More than a thousand vehicles on display at 69th Grand National Roadster Show
Going to the Grand National Roadster Show is like visiting an art gallery. The painstaking time and effort that these automotive artists devote to their creations and then produce true works of art is a feast for the eyes, and the soul.
The 69th annual show was held last week at the Fairplex in Pomona, California, which was transformed into a museum of automotive excellence where you could browse the many halls that housed the individual categories, such as muscle cars, traditional hot rods, and “Rolling Bones” cars displayed in attractive dioramas showcasing and depicting the Bonneville Salt Flats.
But this is more than a museum or gallery show. It also is a competition, a concours d’excellence if you will, where the paint, fit and finish, engine, interior, chassis/undercarriage, craftsmanship, and overall design and flow are scrutinized by the esteemed judges.
There are awards to be decided, most coveted among them that given to America’s Most Beautiful Roadster.
The Roadster Show started in 1949, with Al Slonaker heading a hot rod club event at the Oakland Exposition in northern California. In 1967 the show moved to the Oakland Coliseum, and from 1998-2003 it was held at various San Francisco venues.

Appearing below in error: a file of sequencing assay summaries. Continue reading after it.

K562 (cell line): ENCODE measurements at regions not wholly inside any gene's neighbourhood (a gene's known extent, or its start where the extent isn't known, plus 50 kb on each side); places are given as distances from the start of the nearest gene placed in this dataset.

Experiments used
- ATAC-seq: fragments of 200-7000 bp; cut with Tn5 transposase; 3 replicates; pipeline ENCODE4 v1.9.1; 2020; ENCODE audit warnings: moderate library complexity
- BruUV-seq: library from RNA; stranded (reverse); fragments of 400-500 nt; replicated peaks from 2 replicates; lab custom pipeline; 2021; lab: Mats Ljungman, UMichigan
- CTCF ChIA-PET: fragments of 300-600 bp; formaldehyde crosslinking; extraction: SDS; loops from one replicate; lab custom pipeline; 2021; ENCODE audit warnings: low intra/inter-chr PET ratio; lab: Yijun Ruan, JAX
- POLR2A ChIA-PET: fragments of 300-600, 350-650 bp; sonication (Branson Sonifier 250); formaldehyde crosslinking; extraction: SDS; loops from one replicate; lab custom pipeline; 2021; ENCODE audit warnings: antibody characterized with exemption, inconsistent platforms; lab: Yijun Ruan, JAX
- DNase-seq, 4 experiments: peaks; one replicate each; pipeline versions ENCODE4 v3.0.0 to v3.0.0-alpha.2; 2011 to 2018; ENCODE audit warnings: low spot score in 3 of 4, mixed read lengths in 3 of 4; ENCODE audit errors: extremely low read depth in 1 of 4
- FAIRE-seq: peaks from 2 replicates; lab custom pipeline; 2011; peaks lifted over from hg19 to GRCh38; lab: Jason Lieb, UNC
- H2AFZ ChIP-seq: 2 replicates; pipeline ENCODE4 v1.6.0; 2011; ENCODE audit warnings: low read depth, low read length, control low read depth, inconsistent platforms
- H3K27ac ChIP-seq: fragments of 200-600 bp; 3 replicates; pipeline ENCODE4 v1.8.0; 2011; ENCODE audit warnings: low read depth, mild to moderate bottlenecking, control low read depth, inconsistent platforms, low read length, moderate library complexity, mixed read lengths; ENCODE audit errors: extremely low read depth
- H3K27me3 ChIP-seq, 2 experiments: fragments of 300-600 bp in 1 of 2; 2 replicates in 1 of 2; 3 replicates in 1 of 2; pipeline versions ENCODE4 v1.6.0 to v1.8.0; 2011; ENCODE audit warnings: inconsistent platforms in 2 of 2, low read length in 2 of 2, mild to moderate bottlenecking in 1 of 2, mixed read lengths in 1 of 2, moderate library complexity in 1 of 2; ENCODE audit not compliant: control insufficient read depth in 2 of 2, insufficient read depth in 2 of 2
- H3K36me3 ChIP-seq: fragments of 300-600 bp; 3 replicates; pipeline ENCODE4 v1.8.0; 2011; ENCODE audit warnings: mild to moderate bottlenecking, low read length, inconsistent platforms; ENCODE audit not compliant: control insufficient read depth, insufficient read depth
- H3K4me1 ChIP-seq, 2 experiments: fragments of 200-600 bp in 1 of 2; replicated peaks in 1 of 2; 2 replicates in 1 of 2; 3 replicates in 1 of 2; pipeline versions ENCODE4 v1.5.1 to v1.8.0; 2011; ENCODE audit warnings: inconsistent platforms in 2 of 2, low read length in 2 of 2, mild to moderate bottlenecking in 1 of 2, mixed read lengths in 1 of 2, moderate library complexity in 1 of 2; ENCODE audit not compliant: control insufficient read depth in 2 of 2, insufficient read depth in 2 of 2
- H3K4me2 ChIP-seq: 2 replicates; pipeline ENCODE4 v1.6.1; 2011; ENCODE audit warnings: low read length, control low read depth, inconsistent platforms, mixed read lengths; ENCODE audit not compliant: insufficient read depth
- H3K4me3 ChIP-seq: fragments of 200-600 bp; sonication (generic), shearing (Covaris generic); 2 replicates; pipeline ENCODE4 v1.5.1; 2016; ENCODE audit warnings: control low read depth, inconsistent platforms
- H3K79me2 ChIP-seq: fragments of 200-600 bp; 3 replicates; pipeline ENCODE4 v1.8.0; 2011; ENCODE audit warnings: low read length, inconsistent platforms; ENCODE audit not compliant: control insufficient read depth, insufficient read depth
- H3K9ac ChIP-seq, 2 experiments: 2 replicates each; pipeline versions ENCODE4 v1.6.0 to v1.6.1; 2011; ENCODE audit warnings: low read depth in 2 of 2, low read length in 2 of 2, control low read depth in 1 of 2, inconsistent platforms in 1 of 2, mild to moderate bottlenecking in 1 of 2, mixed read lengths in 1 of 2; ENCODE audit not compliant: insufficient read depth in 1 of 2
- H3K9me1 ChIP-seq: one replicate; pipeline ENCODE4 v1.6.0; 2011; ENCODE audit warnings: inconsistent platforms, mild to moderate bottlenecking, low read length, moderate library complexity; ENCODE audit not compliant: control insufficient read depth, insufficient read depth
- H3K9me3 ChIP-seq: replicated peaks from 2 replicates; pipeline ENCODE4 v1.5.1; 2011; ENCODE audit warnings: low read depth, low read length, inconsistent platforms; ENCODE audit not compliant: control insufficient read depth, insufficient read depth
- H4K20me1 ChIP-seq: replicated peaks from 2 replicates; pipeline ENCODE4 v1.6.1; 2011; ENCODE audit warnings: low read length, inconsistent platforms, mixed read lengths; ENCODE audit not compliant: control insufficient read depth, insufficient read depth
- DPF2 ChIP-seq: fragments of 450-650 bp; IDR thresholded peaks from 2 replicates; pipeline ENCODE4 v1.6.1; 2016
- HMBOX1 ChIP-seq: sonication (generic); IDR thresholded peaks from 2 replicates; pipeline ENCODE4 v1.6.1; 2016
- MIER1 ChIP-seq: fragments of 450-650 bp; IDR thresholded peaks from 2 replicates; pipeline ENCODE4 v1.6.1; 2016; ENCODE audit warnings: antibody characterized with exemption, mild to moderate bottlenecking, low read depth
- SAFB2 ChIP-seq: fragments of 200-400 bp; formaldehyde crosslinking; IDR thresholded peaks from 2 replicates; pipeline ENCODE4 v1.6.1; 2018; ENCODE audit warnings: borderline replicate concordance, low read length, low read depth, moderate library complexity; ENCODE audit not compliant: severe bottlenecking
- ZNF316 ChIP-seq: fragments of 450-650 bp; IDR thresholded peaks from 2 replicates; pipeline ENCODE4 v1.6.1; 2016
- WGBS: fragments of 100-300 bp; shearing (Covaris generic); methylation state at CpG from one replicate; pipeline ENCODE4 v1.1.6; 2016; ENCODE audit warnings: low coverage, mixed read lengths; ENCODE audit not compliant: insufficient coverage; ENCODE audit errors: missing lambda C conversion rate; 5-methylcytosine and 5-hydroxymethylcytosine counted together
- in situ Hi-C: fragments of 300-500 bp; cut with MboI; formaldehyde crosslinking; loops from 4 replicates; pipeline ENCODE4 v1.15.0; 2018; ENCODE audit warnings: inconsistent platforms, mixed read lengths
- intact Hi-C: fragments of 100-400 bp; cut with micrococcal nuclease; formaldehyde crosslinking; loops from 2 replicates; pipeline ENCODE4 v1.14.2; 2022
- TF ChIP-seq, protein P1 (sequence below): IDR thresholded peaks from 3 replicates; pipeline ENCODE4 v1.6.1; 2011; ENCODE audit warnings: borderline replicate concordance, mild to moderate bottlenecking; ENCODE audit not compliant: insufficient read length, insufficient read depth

The show moved to Pomona in 2004 and remains the longest-running indoor car show in the world, featuring over 1,000 exquisite show cars with over 400 awards presented.
The AMBR winner’s name is engraved on a huge 9-foot tall perpetual trophy (the winning car owner receives a smaller version and a $10,000 prize. Past winners include the legendary Boyd Coddington, George Barris, Chip Foose and Blackie Gejeian.
This year there were 15 contenders for the AMBR Award. All roadsters entered had to qualify with removable top, no roll-up windows, removable windshield and built based on a 1936 or earlier body style and moving under their own power.
The place to be was Building 4, which became the temporary home for the 15 cars in competition. The cars included the likes of Rick Dore with his 1936 Cadillac, Bruce Meyer with his 1932 Ford Roadster, Brian Cruz and his 1932 Ford Roadster, Bill Nash presenting his 1930 Ford Roadster, and Dave Martin exhibiting his fine 1931 Ford Roadster.
During the closing ceremonies Sunday evening, the 1931 Ford Roadster owned by Dave Martin and built by Hot Rods and Hobbies in Signal Hill, California, was presented as America’s Most Beautiful Roadster.
This amazing hot rod began as a bare-metal racecar and competed in the Silver State Classic Open Road Race. At the show, the car was a crowd favorite and was praised for its impeccable craftsmanship and styling as well as its provenance and a 500-horsepower Ed Pink Racing engine nestled under the hood,
Some of the other special exhibits included a selection of low-riders by The Life Styles Car Club and the “Live Pinstriper’s Gathering” raised more than $40,000 for Camp Conrad Chinnock, a camp for children with Type 1 diabetes, sponsored by PPG.
Additional awards went a 1929 Ford Model A and Mark and Dennis Mariani (Al Slonaker Award), a 1950 Mercury and Mike Garner (George Barris Kustom d’Elegance Award), and a 1937 Lincoln LeBaron and Fred and Diane Bowden (Blackie Gejeian Award).
For more information, visit the event website.1 comment